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Before the opening credits the following written prologue appears: "More than a hundred years ago, in a mountain village in Switzerland, lived a man whose strange experiments with the dead have since become legend. The legend is still told with horror the world over...It is the Legend of...." The title card then appears in gothic script: "The Curse of Frankenstein." Christopher Lee's opening credit reads: "and Christopher Lee as The Monster." The order of opening and end cast credits vary slightly.
There are discrepancies between the onscreen credits and the list of credits in the Variety review. Although the onscreen credits show Andrew Leigh as the "Burgomeister," the Variety lists Hugh Dempster in that role. For the role of the "Uncle," the onscreen credits show Raymond Ray and the Variety, J. Trevor Davis. The Variety review also has a credit for Henry Caine as "Schoolmaster." Although the onscreen credits list no "Schoolmaster," they do include a role called "Lecturer," which is credited to Middleton Woods. Although Variety lists Leonard Salzedo as providing music for the film, no other source includes him and his contribution to the film, if any, has not been determined.
The Curse of Frankenstein, which was shot entirely in England, marked the first collaboration of Peter Cushing and Christopher Lee, and is considered by many film scholars to be one of the most significant horror movies ever made. According to the Variety review, "The emphasis [of the film] lies not so much on the uncontrollable blood lust of the created monster as on the gruesome, distasteful clinical details whereby the crazy scientist accumulates the odd organs." The Hollywood Reporter review also noted Baron Frankenstein's collecting of body parts, which were "lovingly and clearly photographed" in the film. Several reviews noted that the gore was shown in Eastman Colour (which was erroneously listed as Technicolor in the Los Angeles Times review and WarnerColor in the copyright statement and Hollywood Reporter review). The Variety review stated that "this is the first time the subject has been depicted in color...all the grim trappings are more vividly impressive." The Hollywood Reporter review stated, "Blood is very red in a color film." Despite the horrific and gruesome scenes, the monster is never seen killing anyone.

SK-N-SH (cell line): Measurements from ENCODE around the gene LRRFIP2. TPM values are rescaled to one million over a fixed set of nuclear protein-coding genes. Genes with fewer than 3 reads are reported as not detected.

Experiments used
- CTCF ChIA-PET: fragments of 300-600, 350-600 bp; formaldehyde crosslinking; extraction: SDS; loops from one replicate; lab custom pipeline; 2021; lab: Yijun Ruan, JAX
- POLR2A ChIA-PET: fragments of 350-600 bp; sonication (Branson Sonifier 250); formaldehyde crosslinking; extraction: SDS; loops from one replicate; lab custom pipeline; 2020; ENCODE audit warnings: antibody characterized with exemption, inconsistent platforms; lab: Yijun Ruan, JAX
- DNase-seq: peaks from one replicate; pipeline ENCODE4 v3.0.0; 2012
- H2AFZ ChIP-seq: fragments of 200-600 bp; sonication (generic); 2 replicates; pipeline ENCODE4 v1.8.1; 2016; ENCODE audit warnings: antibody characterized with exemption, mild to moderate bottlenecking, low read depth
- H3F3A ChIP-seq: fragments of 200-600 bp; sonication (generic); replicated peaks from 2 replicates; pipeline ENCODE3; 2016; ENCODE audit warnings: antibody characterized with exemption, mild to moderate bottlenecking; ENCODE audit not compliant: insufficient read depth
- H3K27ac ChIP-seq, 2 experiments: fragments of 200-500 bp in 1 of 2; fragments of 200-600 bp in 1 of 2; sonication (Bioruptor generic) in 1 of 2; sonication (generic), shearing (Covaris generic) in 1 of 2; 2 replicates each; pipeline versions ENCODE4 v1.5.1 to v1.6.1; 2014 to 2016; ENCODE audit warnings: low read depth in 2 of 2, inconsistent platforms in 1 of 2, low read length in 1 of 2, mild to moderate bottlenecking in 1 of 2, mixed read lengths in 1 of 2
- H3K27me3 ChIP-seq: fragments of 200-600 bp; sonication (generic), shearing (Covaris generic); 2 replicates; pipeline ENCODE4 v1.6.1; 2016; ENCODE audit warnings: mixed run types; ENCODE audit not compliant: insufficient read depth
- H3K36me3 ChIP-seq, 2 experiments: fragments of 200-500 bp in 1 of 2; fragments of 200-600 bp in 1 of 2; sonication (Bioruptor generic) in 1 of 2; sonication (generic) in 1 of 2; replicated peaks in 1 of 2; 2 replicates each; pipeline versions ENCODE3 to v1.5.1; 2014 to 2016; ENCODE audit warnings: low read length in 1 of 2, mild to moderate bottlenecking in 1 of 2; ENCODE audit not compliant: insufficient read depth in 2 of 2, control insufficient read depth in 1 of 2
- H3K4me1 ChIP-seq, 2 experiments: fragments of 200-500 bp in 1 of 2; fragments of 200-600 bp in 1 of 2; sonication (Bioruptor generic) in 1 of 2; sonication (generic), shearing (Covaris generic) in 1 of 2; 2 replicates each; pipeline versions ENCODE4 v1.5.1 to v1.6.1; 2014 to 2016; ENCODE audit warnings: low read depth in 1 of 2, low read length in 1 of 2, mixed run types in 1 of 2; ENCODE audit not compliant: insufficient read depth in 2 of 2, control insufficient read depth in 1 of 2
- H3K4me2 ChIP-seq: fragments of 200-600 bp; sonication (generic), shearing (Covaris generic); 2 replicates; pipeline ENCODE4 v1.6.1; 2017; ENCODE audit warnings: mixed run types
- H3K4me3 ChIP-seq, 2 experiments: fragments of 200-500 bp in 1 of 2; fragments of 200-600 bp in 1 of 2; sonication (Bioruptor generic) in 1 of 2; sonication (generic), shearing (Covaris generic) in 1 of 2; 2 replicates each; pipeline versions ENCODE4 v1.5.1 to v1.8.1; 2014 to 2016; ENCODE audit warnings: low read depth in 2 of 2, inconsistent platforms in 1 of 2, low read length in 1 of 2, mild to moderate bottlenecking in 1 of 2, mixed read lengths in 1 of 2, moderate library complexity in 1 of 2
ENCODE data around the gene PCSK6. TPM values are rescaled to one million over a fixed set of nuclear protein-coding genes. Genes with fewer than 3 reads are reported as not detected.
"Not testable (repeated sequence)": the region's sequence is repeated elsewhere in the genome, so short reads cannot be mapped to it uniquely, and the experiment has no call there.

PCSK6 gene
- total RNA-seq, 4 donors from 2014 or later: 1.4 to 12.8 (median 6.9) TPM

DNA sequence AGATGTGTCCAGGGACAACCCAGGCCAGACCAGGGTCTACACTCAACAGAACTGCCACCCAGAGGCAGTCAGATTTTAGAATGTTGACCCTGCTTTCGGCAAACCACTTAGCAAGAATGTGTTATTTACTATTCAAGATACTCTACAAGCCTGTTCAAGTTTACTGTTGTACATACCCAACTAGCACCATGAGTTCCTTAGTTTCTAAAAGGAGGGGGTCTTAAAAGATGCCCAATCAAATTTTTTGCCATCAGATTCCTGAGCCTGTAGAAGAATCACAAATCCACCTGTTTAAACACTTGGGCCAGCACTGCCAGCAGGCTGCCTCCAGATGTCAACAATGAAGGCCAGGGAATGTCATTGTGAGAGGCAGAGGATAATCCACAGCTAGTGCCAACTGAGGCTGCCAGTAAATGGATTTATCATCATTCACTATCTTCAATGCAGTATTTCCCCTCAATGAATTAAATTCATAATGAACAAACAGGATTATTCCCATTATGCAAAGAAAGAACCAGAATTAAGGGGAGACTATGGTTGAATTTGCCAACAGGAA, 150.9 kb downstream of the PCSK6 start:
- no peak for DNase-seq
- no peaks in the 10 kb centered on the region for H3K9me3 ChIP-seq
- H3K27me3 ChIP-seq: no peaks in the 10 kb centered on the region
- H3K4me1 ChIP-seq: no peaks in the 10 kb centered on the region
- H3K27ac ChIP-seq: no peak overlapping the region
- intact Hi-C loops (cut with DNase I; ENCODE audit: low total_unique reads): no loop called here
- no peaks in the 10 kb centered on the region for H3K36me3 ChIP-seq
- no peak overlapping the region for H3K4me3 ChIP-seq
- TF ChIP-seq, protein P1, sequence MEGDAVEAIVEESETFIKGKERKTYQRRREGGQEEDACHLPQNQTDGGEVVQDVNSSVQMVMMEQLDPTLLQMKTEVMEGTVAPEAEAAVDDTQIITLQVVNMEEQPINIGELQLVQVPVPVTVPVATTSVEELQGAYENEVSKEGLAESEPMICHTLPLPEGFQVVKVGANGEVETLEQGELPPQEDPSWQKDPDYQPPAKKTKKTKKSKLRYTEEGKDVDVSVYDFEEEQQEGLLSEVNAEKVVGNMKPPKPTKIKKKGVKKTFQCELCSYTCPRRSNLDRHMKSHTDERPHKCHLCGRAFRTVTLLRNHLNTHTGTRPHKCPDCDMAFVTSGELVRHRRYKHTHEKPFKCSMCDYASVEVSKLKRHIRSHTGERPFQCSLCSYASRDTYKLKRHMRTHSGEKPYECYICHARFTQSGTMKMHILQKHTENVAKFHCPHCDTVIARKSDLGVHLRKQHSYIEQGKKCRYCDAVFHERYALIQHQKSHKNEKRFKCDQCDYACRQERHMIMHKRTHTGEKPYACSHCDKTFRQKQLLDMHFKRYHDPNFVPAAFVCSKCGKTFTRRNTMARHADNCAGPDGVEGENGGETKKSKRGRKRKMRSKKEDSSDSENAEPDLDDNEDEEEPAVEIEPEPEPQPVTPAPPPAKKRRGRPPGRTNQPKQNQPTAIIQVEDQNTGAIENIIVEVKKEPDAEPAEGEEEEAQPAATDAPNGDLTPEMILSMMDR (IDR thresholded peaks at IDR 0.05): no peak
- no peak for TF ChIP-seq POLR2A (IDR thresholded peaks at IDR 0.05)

The Los Angeles Examiner review reported that Warner Bros., which had a production deal with Hammer, called the film's midnight-through-dawn series of premieres a "Horror-Thon" and that printed warnings in the form of legal notices were published in newspapers "admonishing those of faint heart...to come at their own risk." However, according to a modern source, many lurid scenes were cut for Western audiences and the unedited version was released only in Japan.
Mary Shelley's 1818 classic has been the source for numerous films as early as the Edison Mfg. Corp.'s 1910 Frankenstein, which was directed by J. Searle Dawley (see AFI Catalog. Film Beginnings, 1893-1910). For information on other films based on Shelley's novel, see the entry for the 1931 Universal production Frankenstein in AFI Catalog of Feature Films, 1931-40.